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How to Force Users to Change Passwords in WordPress – Expire Password

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Do you want to force users to change passwords in WordPress?

Improve your WordPress website’s security by forcing regular password changes. This simple step makes it significantly harder for hackers to compromise your site, protecting your data and that of your users.

In this article, we will show you how to force users to change passwords in WordPress by expiring their passwords after a given time period.


When and Why Force WordPress Users to Change Passwords?

80% of data breaches involve weak or stolen passwords. Regular changes disrupt hackers’ attempts.

Hackers will try to repeatedly access your account regularly over a period of time. In this case, you’ll prevent brute-force attacks made by people with malicious intent.

Most new users are prone to using weak passwords or the same password as their other accounts since they’re easy to remember. If a hacker gets into your WordPress site, it can compromise the security of all other users.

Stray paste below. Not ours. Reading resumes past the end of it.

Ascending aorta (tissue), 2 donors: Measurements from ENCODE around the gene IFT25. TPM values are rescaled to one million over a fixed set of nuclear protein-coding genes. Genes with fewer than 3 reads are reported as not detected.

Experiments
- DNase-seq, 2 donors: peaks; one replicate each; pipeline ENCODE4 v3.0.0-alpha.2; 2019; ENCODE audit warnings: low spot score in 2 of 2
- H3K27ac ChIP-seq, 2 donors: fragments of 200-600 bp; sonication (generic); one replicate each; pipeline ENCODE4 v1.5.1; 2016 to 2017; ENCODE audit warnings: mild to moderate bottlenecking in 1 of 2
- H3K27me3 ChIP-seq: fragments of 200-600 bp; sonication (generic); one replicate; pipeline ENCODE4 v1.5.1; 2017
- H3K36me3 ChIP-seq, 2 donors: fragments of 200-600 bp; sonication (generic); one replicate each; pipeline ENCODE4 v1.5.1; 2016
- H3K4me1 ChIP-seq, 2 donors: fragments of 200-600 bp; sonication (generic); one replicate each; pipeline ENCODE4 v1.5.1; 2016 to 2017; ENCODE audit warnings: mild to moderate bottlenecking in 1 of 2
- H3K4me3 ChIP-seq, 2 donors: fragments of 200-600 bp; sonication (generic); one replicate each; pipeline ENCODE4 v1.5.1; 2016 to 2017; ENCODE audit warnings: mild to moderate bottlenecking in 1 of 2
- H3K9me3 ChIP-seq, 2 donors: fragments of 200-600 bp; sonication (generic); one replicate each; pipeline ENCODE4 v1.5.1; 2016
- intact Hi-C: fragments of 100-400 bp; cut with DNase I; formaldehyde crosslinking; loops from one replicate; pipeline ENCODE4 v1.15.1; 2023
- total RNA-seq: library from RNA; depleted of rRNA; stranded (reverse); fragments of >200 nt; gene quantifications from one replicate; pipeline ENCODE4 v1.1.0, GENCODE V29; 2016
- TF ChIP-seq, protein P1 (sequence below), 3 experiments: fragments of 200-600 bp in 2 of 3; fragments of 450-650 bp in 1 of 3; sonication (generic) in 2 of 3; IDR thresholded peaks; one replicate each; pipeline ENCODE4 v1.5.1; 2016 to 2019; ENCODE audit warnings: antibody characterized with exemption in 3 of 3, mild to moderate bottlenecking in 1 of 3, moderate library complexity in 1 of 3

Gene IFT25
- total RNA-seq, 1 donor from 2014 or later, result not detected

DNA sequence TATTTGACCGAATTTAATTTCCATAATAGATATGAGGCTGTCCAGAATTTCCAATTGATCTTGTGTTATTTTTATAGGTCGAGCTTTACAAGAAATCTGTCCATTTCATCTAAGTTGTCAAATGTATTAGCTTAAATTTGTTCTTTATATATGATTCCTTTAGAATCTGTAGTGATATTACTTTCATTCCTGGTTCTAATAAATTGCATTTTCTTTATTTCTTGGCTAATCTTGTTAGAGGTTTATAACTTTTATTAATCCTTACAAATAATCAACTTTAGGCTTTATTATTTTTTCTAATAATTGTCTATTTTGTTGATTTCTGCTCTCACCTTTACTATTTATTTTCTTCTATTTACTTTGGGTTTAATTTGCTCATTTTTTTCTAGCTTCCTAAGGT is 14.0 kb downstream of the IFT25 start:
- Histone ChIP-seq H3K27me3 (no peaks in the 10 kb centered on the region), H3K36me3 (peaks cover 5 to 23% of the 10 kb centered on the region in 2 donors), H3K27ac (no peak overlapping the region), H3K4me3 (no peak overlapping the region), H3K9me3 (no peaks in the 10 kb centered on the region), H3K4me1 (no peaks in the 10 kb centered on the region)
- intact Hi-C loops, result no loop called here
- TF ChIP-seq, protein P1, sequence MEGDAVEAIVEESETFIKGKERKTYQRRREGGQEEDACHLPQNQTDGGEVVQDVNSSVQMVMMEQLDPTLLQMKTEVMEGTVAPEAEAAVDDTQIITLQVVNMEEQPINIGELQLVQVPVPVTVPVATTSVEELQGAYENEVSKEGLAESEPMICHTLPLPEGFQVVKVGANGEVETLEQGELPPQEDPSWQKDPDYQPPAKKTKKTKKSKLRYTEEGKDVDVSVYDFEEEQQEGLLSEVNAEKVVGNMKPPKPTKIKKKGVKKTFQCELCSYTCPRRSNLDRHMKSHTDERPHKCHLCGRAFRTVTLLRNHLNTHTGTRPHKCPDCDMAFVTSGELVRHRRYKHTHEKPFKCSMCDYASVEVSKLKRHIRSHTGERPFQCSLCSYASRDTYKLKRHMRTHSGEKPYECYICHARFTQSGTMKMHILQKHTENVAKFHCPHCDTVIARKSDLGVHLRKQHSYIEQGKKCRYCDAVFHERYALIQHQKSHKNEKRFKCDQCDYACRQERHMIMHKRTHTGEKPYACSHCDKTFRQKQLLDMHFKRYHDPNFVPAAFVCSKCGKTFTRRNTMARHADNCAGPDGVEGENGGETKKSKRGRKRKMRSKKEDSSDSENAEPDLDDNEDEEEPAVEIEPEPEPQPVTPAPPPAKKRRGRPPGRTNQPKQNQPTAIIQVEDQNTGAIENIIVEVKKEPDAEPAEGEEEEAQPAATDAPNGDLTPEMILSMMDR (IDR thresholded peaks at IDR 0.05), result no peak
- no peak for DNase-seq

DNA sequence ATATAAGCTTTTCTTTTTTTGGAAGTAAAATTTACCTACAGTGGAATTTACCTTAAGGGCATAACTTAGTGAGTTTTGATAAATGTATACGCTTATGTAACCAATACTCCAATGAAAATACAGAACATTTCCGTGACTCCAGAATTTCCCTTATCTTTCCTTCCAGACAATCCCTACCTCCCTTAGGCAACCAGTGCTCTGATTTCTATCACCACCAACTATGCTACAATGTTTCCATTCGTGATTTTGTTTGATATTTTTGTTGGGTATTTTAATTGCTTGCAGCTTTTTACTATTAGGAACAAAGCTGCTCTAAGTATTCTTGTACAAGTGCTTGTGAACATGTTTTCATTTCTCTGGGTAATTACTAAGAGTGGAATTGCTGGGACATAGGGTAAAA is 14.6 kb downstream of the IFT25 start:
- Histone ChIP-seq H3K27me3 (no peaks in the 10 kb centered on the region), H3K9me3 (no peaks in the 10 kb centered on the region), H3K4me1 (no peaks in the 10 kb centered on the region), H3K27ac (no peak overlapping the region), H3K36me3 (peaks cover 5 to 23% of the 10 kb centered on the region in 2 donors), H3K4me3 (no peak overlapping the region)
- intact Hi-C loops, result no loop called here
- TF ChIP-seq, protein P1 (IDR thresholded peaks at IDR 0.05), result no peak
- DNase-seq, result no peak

But forcing password changes isn’t possible for admin users. You should also force changes on membership users and returning customers. For instance, when customers register on your WooCommerce store or membership site, they receive the password via email. As such, forcing regular password changes will help mitigate phishing attempts made through email.

Also, if you run a multi-user WordPress site, then you should ask users to update passwords after a specific amount of time.

On the other hand, if you recently noticed suspicious activity on your WordPress site, then you should immediately expire all existing user passwords and ask everyone to update their passwords.

Having said that, let’s see how you can expire passwords and force users to change passwords in WordPress.

Force Users to Change Passwords in WordPress

The best way to force users to change passwords in WordPress is by using the Password Policy Manager plugin. It allows you to easily create and enforce strong and secure password policies.

Password Policy Manager plugin

To get started, you’ll need to install and activate the Password Policy Manager plugin. For more details, check out our tutorial on how to install a WordPress plugin.

From here, you’ll need to head over to the Password Policy Manager » Password Policy Manager page. Then, under the Policy Settings » For All Users tab, you’ll see various password policy settings that you can set.